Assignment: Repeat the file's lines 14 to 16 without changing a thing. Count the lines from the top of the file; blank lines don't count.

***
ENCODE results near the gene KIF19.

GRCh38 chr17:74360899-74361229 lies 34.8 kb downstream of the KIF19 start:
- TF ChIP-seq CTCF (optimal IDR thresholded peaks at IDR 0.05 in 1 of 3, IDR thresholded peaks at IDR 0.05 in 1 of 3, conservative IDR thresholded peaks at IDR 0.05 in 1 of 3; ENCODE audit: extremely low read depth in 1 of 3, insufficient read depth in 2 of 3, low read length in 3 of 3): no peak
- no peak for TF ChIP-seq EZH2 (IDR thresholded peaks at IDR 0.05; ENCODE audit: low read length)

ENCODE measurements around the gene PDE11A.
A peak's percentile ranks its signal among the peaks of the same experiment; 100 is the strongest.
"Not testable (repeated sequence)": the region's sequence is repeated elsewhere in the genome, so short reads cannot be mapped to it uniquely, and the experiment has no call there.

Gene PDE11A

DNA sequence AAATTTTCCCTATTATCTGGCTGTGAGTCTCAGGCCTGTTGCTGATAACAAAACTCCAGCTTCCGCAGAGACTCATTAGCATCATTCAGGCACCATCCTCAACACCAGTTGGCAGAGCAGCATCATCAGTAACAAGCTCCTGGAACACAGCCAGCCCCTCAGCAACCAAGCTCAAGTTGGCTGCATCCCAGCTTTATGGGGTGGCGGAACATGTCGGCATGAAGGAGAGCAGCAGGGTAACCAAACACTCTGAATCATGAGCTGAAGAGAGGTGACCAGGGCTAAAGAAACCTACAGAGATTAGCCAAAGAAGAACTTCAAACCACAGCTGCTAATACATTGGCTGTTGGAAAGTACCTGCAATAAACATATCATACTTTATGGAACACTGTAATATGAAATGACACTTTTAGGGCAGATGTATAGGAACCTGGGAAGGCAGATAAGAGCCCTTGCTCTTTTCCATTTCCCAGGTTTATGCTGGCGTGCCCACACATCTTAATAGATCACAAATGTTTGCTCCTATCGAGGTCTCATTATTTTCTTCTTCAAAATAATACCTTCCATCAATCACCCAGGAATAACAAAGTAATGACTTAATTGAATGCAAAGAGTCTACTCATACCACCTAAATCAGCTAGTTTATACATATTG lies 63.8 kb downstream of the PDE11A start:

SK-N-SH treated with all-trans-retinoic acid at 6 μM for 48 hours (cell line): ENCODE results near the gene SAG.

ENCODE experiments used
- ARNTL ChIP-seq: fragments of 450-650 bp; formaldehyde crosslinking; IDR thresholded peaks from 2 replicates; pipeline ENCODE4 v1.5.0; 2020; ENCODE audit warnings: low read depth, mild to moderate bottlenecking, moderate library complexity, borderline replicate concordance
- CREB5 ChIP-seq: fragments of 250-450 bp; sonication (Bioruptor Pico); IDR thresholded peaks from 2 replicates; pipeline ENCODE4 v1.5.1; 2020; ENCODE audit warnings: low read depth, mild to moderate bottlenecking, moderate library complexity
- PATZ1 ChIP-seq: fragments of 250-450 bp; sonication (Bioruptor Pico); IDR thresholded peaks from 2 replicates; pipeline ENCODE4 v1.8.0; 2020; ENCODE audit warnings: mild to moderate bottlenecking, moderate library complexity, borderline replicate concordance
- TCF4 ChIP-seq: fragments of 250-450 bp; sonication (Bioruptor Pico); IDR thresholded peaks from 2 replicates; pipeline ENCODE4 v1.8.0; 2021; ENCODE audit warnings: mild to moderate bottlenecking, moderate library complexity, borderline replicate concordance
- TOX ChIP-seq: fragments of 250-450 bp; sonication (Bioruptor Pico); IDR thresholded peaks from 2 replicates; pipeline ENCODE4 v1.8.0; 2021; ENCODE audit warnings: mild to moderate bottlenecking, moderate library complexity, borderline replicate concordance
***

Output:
- PATZ1 ChIP-seq: fragments of 250-450 bp; sonication (Bioruptor Pico); IDR thresholded peaks from 2 replicates; pipeline ENCODE4 v1.8.0; 2020; ENCODE audit warnings: mild to moderate bottlenecking, moderate library complexity, borderline replicate concordance
- TCF4 ChIP-seq: fragments of 250-450 bp; sonication (Bioruptor Pico); IDR thresholded peaks from 2 replicates; pipeline ENCODE4 v1.8.0; 2021; ENCODE audit warnings: mild to moderate bottlenecking, moderate library complexity, borderline replicate concordance
- TOX ChIP-seq: fragments of 250-450 bp; sonication (Bioruptor Pico); IDR thresholded peaks from 2 replicates; pipeline ENCODE4 v1.8.0; 2021; ENCODE audit warnings: mild to moderate bottlenecking, moderate library complexity, borderline replicate concordance